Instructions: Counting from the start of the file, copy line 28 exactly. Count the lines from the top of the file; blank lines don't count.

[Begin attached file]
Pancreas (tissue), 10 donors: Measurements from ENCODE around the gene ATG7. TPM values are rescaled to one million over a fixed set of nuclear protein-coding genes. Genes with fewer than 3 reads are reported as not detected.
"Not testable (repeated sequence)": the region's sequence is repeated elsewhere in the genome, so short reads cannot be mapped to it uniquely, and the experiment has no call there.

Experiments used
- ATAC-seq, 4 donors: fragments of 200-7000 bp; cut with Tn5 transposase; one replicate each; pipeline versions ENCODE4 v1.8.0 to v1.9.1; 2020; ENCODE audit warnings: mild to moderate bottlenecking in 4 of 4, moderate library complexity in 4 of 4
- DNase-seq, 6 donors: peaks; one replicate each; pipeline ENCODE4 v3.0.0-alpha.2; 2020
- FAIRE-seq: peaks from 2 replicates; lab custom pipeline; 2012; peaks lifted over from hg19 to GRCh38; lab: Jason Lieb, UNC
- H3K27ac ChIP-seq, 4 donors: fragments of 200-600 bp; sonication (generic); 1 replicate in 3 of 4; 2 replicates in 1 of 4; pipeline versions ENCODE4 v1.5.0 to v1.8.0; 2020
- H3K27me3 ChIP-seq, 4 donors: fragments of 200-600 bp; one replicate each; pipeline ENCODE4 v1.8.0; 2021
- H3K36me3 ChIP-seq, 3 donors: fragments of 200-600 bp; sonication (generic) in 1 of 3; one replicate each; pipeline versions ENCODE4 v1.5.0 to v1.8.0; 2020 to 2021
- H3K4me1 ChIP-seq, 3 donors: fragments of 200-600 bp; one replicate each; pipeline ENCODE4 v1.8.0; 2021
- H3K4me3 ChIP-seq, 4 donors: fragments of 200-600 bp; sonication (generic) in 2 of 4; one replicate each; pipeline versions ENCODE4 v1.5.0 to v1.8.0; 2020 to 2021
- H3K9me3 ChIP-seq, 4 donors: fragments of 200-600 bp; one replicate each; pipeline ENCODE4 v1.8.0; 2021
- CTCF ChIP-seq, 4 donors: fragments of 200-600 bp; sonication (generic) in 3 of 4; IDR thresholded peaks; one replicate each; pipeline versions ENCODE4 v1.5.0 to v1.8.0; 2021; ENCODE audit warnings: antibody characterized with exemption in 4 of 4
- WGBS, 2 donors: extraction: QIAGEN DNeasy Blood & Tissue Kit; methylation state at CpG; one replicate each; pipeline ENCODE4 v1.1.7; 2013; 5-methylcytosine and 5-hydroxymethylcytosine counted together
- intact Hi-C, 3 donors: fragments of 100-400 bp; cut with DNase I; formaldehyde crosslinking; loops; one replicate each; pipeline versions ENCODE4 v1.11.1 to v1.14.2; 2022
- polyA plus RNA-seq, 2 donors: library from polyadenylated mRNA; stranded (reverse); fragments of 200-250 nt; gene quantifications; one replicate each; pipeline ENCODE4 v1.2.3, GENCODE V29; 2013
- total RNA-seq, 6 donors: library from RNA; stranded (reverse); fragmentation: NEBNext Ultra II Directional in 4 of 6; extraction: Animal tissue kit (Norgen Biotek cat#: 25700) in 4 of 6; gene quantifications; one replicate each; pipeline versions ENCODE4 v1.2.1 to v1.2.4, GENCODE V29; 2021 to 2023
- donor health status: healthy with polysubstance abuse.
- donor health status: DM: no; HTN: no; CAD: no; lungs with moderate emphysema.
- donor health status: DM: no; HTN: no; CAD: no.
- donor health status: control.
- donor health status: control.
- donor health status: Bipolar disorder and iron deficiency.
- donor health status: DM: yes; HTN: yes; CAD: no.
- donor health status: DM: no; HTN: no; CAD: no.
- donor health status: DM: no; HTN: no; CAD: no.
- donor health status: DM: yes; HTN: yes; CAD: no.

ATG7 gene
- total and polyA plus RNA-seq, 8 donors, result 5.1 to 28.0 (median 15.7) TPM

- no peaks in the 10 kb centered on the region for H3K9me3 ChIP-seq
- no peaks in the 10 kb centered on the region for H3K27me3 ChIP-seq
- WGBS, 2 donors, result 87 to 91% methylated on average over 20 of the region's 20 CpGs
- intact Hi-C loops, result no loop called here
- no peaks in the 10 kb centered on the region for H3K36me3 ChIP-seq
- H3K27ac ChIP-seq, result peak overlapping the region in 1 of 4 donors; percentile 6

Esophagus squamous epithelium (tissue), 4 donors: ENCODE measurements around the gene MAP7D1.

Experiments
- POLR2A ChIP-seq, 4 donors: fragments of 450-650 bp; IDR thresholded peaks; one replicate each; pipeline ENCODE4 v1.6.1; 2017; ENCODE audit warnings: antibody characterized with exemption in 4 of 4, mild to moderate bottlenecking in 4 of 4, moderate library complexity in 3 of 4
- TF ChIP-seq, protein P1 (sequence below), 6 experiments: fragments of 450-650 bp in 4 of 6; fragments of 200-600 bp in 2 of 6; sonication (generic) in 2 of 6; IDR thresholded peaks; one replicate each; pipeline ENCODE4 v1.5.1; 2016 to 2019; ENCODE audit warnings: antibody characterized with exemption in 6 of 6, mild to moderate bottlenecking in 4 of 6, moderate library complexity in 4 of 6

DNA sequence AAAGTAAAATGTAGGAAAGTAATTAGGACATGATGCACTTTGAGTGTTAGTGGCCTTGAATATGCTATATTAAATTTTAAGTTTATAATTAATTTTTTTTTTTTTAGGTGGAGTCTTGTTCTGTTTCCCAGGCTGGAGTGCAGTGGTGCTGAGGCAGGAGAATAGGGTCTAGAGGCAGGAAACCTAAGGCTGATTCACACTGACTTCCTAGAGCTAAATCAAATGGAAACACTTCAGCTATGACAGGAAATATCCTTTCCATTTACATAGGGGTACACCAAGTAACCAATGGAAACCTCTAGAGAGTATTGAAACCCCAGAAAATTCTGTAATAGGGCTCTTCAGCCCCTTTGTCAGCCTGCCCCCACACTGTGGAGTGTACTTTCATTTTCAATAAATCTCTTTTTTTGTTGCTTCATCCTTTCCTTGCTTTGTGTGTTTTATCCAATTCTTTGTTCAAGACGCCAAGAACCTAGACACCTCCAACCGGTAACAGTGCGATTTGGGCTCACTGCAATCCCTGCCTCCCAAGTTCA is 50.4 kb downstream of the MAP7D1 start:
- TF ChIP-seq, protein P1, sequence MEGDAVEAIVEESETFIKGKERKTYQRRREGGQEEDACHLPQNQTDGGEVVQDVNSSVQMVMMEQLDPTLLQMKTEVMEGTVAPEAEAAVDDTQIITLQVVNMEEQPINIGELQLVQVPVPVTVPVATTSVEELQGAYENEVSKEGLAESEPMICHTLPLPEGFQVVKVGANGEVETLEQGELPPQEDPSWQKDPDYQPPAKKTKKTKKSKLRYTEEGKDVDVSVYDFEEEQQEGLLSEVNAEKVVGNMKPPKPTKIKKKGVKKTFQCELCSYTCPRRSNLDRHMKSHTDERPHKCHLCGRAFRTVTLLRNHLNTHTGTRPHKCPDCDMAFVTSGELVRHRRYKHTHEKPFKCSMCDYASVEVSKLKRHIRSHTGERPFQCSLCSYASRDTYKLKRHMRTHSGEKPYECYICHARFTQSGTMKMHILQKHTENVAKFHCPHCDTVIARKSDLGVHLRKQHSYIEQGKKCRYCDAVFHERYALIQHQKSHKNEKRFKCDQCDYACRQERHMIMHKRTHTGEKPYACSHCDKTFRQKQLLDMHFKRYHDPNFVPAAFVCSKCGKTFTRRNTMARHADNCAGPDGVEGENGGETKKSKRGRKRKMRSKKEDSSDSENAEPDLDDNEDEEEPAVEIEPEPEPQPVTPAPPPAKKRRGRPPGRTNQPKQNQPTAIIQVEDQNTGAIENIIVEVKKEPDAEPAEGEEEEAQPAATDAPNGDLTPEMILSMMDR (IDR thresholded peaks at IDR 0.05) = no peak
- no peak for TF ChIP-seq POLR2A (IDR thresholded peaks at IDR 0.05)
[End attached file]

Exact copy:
ATG7 gene